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Caring for your mental health when you’re a carer

Admiral Nurse Michelle, who works on our Helpline, shares the importance of looking after your mental health as a carer, and the support that’s available to you.

It is essential to consider your own mental health and wellbeing when you are caring for someone with dementia. How can you provide care if you are neglecting yourself and your own needs?

We know that this can be difficult. Some people are caring in isolation with no family or support. Others may be looking after children or grandchildren so have additional caring responsibilities. They may well be working too.

However, many people who take a regular break from caring, go on holiday, visit friends and family or book respite care return to caring with a renewed sense of hope, strength and vigour.

How specialist dementia nurses can support your mental health if you care for someone with dementia 

When you contact our Helpline, you will speak to a dementia specialist Admiral Nurse: a registered nurse who has specialist knowledge, skills and training in dementia.   

We have all gained a significant amount of experience throughout our nursing careers and many have cared for their own family members. It is highly likely that the nurse you speak to will have supported someone who is feeling the same as you are feeling right now.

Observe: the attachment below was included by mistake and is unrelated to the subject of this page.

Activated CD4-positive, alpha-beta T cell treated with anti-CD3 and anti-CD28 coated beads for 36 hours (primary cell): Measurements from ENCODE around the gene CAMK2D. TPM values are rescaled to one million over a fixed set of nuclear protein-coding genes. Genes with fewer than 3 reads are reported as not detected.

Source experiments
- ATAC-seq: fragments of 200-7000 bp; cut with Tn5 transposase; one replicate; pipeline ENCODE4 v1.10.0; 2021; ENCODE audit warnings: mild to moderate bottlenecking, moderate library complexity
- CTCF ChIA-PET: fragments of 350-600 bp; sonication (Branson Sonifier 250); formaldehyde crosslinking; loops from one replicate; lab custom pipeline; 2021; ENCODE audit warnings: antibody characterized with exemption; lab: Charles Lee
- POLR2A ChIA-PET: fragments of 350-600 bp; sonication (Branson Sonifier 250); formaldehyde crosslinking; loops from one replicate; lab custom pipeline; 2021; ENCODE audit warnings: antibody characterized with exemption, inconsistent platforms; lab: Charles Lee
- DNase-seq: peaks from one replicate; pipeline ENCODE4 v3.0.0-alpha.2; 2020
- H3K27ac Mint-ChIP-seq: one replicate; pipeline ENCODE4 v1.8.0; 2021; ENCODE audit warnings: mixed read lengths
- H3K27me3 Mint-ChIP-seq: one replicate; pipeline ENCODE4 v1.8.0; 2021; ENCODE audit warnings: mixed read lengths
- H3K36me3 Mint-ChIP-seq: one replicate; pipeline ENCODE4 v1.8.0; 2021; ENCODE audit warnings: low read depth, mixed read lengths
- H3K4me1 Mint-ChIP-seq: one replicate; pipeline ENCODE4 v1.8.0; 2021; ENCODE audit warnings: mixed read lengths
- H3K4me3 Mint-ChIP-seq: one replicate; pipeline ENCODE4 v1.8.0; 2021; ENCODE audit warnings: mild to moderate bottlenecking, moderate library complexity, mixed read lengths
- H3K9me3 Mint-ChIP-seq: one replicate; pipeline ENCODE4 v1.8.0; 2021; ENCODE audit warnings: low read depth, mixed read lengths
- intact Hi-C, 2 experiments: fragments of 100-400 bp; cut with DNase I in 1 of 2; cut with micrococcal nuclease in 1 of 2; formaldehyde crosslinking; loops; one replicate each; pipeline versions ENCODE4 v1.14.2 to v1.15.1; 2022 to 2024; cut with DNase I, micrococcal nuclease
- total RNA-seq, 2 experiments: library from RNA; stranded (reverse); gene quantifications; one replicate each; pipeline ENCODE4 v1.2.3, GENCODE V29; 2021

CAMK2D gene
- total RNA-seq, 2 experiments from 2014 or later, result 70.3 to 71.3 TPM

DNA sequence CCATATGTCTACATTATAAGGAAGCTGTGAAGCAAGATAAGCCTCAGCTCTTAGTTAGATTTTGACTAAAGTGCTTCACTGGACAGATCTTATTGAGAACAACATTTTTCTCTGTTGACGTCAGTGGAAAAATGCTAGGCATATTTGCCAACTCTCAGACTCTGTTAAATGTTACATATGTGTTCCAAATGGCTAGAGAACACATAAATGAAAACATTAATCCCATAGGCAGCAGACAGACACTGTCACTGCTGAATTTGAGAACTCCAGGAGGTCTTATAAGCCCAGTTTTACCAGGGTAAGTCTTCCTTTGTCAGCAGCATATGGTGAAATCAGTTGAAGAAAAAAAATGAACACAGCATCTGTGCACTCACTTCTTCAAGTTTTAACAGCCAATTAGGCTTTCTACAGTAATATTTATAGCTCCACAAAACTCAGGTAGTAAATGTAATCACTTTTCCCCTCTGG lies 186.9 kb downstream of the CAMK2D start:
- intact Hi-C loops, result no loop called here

We appreciate that many carers are ‘learning on their feet’ and have lots of concerns about whether they are doing or saying the right things to their loved ones. Admiral Nurses can give you advice to help you in your caring role – and most importantly, reassure you that you are doing the best you can. 

How you can look after your mental health when caring for a loved one 

Find out about your rights and entitlements – and use them! As an unpaid carer, you are entitled to a carer’s assessment, which is an assessment of your needs to see how your caring role impacts on your life and what support you might need to make it easier. For example, you might be able to access support groups, get help with housework and gardening, or be offered respite care for the person with dementia. 

Let your doctor and employer know you are a carer. If you are an employee, you have certain rights, such as the right to request flexible working, take carer’s leave and take time off in an emergency. Your employer may also be able to offer additional flexibility and personal adjustments to help you in your caring role. 

You or the person with dementia may also be eligible for financial benefits, and it is worth seeing if there are any supporting services or a carers’ hub in your area – speaking to others in a similar situation can be a great help when you are feeling stressed and distressed. 

How our Helpline can support you in moments of distress 

There are many reasons people call our Helpline when they are feeling distressed. For example, people often call when they are overwhelmed by sudden changes in the behaviour or personality of the person they care for, or because they have struggled with a lack of support since the person’s diagnosis. 

Many people call for advice, but often they just want to talk. They are relieved to be able to share what they are feeling and thankful for being listened to. As Helpline nurses, we actively listen – and that can be just what the caller needs. 

How we can support you

Find out more about how our Admiral Nurses can support you with your mental health, or any other aspect of dementia.

How we can support you